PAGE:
Nothing makes me as aware of Time’s ravaging claw and the changing seasons more than the arrival of baseball in the Spring.
For my sins, I am a Mets fan. It is because of this fact that the promise of rebirth is always a blessing, ostensibly. Each team starts the season with a new record and the promise of performance equal to any other. How they perform throughout the season has yet to happen. For today, they have a perfect record and their whole lives in front of them (or, at least, the next 161 games).
How can we utilize this thought for the day in our own lives? I’ve spent the last couple of days thinking on it.
Moving to the Adirondacks is a interesting change for me: deep change. It sounds very glamorous to tell people that i have lived as far afield as New Zealand or Rome or London, but at the end of the day, these places are all cities. Moving from one city to another, granted, is no easy task, however there are definite expectations to which all cities (okay, most cities) can meet. Shops to buy things, bars to drink at, people of all manner of shapes, sizes and colors to interact with.
The change to rural living is enough of a paradigm shift that I find myself in a bit of culture shock. The quest for a house that is winterized is seemingly akin to hunting for the Grail at this moment. Finding a sense of direction as well as carving a niche for oneself within a small and tightly knit community is ever more a challenge as we grow.
I suppose it’s natural to grow introspective in these times of change, so I am resisting the urge to become maudlin. There are so many potential projects on the boil… Really it’s a question of trying to fit everything in.
Bringing this back to the original analogy of baseball (because everything comes back to baseball eventually), let us look at this transition season of Spring as the opportunity to grow. Huzzah! A clean slate! For much like my ever-maligned New York Mets, right now I am 1-0.
First brew in the Lapine House!
Welcome to the North Country, brewing equipment… Last weekend marked the first of many homebrews to come: a Pecan Vanilla Porter.
It’s sort of my own invention that I am basing off of a couple of different recipes that I have worked on in the past few months. Let’s hope it tastes as good as it does in my mind… but there won’t be a tasting for at least a few weeks. This is always the frustrating thing about brewing: it requires patience.
Perhaps this is one of the reasons that this hobby is resonating with me. We (and by ‘we’, I really mean ‘I’) have become so accustomed to instant gratification. If I want something I get it. It takes a lot of restraint for me to not indulge in ‘things’… beer brewing takes time. Frankly, the longer the better.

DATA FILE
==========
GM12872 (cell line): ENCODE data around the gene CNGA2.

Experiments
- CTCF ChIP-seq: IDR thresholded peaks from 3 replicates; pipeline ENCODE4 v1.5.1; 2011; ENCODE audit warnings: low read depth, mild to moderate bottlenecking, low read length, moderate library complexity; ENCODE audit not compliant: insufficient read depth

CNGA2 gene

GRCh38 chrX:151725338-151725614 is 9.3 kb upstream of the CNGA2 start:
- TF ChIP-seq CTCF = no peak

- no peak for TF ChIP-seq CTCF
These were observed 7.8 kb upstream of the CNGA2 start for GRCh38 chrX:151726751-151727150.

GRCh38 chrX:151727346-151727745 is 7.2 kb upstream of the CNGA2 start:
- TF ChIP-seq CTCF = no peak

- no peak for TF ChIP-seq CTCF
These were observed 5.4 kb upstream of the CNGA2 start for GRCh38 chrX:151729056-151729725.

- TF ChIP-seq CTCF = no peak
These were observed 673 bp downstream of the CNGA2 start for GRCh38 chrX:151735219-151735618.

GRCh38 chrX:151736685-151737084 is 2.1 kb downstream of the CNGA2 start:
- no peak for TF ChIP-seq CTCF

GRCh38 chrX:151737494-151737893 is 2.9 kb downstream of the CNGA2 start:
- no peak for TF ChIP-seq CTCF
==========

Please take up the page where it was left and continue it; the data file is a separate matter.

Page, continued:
Let’s hope this pecan vanilla thing isn’t a complete disaster.
In other homebrew news, last night i went to my first meetup with the North Country Homebrewers. What an awesome bunch of people! While i never really thought that it would be any other way, it was a pleasure to know that there is a community of people with a shared interest up here that I can connect with. Also these folks are pretty knowledgable. It will be great to really flex those homebrew brain muscles. I have SO MUCH to learn.
Tonight: pot luck dinner with the good folks in Essex!
One thing is for sure… we are definitely keeping ourselves very busy. I haven’t bee this booked socially maybe ever.
Last night we were taken out for happy hour and subsequent dinner at the local bistro. It’s really a great place with fancy food and drinks all around.
So Thursday is clearly a special night at the local Inn and I suppose that yesterday was an even more special occasion as it was (either intentionally or unintentionally) marking our arrival to a town and a community that is waking from its winter slumber.
Truthfully, I have never felt more like a celebrity.
After an article in the local newspaper noting the arrival of A, there is seemingly a unanimous outpouring of positive emotion directed in her (and vicariously, my) general direction.
There is a local film society. They screen more independently focused fare at the local Grange, a community meeting place. I met some of the members of that board who were genuinely excited at the idea of a documentary filmmaker living amongst them. Flattery, it seems, will get you everywhere.
So with landing in a new place as an adult AND especially if it’s a small, tight knit place, one must tread very carefully. Relationships that have been cultivated over many, many years present themselves to you in the form of banter and chit chat at the local happy hour. It is of the upmost importance to read between the lines and to pick up on social cues presented to you. My only fear is that I picked up on none of them.
Eh, it’ll all work out, I am sure.
After a 5 am wake up and a rigorous day of packing and driving for another 5 hours, we have finally landed in Essex County.
First impressions? It’s pretty quiet. Also we have been greeted by a care package with personalized gift certificates to the local general store! So they have been expecting us in the sleepy little town of Westport. it feels nice to be so warmly welcomed.
I’ll unpack tomorrow and then we’ll start the acclimating process.
Photos to follow. Promise. :-)